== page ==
This study has several limitations. Theoretically, the tetrazolium salts of the MTT and MTS assay are reduced to colorimetric formazan by succinate dehydrogenase, with absorbance being proportional to the number of viable cells. However, accumulated data have shown that a number of parameters interfere with the MTT and MTS assays.
1. The conversion of tetrazolium to formazan is oxidoreduction, but release of NO from SNP or SNAP is also oxidoreduction. Therefore, transfer of electrons can occur between these agents, potentially interfering with the assay. Moreover, the mechanisms of the bio-reduction of tetrazolium  and the release of NO by SNP [54,55] or SNAP [56,57] are not completely clear.
2. SNP, SNAP and H2O2 decay at different rates. It has been reported that 100 μM H2O2 decays rapidly to zero within 1 hour in the presence of cells in the media, while NO released by SNAP increases in a time-dependant manner . This means that H2O2 may not react with NO before t completely decays.
3. Some chemical agents may interact with the MTT and MTS assays without affecting actual cell viability. Recent reports have demonstrated that cholesterol , plant extracts , emodin , ascorbic acid  and flavonoids  chloroquine  all may interfere with the MTT assay.
4. In addition to mitochondrial dehydrogenases and oxidoreductases, enzymes in the cytoplasm and in nonmitochondrial membranes can also reduce tetrazolium to formazan [43,64]. Many other reductants, e.g., NADH, NADPH, succinate and pyruvate, are also capable of reducing tetrazolium in the presence  or absence of enzymes [65,66].
The MTS assay in this assay revealed that low concentrations of SNP and SNAP can significantly enhance HepG2 cell proliferation, whereas the changes with high concentrations were not statistically significantly different from control cells. H2O2 exerted a trend that low concentrations enhanced the cell growth whereas high concentrations inhibited cell growth, but there was no statistically significant difference. 100 μM H2O2, 100 μM cPTIO or 100 U/mL catalase did not have evident synergisms with NO. However, these data should be carefully explained due to interferences of a number of parameters with the MTS assays. Furthermore, due to the interference, conclusions in earlier studies on pro-cancer or anti-cancer roles of reactive oxygen and nitrogen species and their scavengers are uncertain.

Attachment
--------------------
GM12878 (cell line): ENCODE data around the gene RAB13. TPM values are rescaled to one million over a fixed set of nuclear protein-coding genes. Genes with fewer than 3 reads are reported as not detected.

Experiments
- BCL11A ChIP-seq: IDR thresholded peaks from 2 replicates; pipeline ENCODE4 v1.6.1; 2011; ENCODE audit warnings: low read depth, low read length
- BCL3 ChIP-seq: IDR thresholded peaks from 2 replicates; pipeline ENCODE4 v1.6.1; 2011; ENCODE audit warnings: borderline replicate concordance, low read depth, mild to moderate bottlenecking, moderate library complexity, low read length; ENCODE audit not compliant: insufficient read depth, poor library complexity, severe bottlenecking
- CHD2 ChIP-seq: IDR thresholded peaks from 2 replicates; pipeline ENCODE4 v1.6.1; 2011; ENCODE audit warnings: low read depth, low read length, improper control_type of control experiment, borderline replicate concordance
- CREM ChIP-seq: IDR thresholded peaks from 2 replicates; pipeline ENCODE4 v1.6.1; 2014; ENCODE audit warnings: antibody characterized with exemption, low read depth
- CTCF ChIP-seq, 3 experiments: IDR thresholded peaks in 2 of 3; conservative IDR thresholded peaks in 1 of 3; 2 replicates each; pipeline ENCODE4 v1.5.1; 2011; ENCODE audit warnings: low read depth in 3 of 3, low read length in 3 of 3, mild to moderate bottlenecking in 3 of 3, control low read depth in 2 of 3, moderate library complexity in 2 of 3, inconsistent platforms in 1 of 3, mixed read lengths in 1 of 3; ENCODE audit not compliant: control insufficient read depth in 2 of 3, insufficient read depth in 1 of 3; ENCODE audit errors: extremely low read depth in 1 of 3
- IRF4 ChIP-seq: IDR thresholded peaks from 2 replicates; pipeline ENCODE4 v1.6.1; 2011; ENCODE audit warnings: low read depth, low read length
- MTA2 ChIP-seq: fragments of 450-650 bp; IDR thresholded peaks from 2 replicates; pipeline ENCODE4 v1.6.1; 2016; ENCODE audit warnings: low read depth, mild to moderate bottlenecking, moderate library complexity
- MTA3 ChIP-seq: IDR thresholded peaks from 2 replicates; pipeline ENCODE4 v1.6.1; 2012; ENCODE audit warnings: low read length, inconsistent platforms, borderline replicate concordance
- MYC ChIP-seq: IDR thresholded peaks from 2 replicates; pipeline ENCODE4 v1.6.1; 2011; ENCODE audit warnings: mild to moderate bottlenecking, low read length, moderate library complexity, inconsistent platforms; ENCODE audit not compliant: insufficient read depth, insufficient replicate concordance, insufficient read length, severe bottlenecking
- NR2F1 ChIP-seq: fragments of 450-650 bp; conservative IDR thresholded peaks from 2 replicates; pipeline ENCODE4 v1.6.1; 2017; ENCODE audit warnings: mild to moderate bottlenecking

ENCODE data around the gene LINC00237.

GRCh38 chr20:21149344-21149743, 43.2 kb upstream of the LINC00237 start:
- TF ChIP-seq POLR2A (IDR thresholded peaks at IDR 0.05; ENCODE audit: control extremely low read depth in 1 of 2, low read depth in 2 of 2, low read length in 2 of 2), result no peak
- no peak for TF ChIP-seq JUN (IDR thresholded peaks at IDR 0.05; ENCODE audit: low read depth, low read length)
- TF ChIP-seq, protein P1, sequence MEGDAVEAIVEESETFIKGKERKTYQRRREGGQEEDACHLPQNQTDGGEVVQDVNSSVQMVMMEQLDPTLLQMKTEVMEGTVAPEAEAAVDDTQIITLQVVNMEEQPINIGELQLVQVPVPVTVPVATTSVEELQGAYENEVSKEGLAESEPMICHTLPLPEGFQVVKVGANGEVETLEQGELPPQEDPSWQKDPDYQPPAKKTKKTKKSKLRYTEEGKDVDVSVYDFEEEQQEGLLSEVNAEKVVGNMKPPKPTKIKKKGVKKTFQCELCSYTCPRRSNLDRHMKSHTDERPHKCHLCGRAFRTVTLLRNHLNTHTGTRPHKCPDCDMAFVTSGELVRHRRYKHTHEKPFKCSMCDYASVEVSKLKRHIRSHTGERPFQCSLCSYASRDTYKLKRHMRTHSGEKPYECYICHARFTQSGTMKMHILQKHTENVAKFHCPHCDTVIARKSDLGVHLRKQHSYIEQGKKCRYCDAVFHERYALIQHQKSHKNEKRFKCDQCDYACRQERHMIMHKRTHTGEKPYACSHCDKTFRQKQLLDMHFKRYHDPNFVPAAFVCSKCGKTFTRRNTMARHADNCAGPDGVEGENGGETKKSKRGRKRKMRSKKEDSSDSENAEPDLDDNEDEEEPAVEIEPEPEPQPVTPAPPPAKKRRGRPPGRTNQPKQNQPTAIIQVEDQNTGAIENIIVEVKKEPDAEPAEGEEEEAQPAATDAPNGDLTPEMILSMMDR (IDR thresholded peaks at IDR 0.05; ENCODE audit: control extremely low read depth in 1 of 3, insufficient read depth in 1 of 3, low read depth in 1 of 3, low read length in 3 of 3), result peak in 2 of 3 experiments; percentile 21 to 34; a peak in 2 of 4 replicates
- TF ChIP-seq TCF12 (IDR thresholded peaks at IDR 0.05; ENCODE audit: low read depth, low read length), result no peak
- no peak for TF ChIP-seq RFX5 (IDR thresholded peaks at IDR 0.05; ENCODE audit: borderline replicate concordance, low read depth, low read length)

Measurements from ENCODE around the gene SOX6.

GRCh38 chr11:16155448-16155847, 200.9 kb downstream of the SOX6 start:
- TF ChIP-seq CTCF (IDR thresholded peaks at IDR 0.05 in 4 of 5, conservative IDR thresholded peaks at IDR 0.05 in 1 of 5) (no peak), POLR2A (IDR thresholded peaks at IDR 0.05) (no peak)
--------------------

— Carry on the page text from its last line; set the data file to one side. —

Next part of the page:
This study is one part of my PhD thesis. I would like to thank my Principle Advisor Associate Professor Graeme Macdonald for his time, patience, expertise, guidance and mentorship throughout my PhD studies, enabling me to complete my thesis. I am also genuinely grateful for the assistance that my Associate Advisor, Professor Grant Ramm lets me be a member of his laboratory. I would like to thank Dr Leon Hugo from the Mosquito Control Group of the Queensland Institute of Medical Research for correcting my thesis manuscript and giving a great deal of invaluable advice. It is my pleasure to thank lab members of the Hepatic Fibrosis Group, Iron Metabolism Group and Membrane Transport Group at the Queensland Institute of Medical Research for their friendship, support, guidance, encouragement, anecdotes, advice, and amusement during my candidature. I would like to thank members of the Herston Library of the University of Queensland for their help. I would like to acknowledge the University of Queensland for providing me with financial support for my studies in the forms of an Australian Postgraduate Award scholarship.